Question about proper usage of T.C. Tetracycline for fin rot.
Okay, so my Betta has fin rot and I am having a heck of a time getting rid of it. I have tried many different things and none of them have worked thus far.
He is currently in a heated, cycled 5 gallon tank with a sponge filter. I still do weekly water changes with this setup. This all started because I originally had a HOB filter and the current (even though I baffled it) was too strong for him so he developed tears in his caudal fin as a result. Over time this developed into fin rot.
I have tried very hard to get rid of it and among the treatments that I have used include adding aquarium salt to his tank, which resulted in no change. I used a full treatment of Betta Fix on him in a separate container and that didn't work either. I then moved him to a 10 gallon "hospital" tank and did a full treatment of Maracyn II on him and this also did not correct the problem. Finally, I did 2 full weeks of putting him in a separate 1/2 gallon container and doing 100% daily water changes with Epsom Salt included. Well, it was probably 97% water change because I scoop him up in a small cup and some of the old water gets into the new. I even did an increasing dosage of salt for the 2 weeks. I did 1 tsp. per gallon for 6 days, then 2 tsp. per gallon for 6 days and finally 3 tsp. per gallon for the remaining 2 days. At first it seemed like this might do the trick but after returning him to his 5 gallon tank, the fin rot is back again in full force.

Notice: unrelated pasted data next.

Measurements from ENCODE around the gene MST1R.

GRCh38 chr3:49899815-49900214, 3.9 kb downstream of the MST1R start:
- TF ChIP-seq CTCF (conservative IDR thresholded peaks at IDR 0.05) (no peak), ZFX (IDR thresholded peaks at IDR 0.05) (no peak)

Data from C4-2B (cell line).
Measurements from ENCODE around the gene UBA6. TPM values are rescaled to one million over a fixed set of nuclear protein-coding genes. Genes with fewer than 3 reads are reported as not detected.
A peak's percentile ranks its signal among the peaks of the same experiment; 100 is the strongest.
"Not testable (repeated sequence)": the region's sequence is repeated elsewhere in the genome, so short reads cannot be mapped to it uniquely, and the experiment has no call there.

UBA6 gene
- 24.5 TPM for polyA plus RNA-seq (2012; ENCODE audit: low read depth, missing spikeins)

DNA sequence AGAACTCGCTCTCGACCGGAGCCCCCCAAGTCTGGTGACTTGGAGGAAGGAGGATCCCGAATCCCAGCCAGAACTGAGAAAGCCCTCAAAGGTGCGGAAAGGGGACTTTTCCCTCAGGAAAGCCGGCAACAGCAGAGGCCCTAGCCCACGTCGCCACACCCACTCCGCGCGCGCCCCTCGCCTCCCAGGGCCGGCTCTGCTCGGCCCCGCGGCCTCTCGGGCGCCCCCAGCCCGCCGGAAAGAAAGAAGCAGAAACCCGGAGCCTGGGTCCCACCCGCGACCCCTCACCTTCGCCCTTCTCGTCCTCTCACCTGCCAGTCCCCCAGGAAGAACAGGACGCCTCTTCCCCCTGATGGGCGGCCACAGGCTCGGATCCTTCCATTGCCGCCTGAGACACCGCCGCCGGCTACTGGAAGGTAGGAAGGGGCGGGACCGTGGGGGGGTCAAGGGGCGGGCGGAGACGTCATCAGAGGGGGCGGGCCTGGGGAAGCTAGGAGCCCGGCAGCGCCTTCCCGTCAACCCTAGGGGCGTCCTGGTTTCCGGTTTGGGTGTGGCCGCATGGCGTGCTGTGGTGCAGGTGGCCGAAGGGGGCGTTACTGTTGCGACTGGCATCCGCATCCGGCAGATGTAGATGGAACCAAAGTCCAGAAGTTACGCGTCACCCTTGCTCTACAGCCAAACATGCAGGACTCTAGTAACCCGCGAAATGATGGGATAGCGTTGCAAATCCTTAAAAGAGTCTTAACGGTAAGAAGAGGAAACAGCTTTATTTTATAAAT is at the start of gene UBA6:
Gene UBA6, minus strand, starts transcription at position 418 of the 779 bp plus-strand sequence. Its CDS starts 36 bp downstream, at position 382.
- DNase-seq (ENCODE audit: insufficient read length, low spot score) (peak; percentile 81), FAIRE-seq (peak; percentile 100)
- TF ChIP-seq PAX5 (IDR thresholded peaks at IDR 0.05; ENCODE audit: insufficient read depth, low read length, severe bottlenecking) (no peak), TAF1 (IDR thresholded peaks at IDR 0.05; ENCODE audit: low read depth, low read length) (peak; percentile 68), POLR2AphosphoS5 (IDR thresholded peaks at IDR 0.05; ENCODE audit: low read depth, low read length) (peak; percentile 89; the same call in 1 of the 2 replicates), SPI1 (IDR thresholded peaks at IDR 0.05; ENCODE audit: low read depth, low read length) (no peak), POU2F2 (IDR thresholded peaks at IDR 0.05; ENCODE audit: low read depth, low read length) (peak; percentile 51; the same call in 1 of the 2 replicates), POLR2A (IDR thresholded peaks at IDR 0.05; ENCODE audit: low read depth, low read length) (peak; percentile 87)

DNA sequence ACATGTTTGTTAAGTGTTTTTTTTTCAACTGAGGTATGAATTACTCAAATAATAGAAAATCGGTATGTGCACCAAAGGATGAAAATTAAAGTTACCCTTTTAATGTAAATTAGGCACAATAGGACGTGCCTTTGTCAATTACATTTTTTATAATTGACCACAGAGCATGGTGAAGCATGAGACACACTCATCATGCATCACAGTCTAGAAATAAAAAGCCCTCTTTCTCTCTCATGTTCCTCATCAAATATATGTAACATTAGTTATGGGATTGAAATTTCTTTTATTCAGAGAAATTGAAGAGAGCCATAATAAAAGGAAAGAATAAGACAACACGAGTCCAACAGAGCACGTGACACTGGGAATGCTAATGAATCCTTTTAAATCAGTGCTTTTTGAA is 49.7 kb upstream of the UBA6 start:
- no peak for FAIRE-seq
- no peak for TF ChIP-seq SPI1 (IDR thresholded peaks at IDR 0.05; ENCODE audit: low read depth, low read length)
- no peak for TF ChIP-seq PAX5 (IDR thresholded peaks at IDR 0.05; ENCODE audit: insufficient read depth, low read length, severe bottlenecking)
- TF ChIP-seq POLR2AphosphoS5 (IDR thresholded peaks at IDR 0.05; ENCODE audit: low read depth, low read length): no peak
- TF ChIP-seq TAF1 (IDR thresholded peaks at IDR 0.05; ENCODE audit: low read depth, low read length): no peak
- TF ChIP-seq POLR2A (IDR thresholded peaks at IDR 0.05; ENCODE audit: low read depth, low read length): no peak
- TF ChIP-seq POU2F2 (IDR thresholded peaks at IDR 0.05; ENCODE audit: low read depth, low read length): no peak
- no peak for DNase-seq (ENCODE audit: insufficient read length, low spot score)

I am now thinking of using T.C. Tetracycline but I wanted to get some opinions on the best way to use it. Since the dosage is measured for 10 gallons, I was thinking of returning him to the 10 gallon hospital tank and treating him that way. But, does anyone know if these meds require oxygenated water to work properly? When using the Maracyn II, I didn't have a filter on the 10 gallon, so the water was not getting oxygen to it. I am not sure if that matters, but I thought it might be a good idea to find out either way. I don't want to have to put a filter on it because that is what caused his issues in the first place; the water current.
I am not sure what else to do besides try this medication. Any other suggestions are welcome.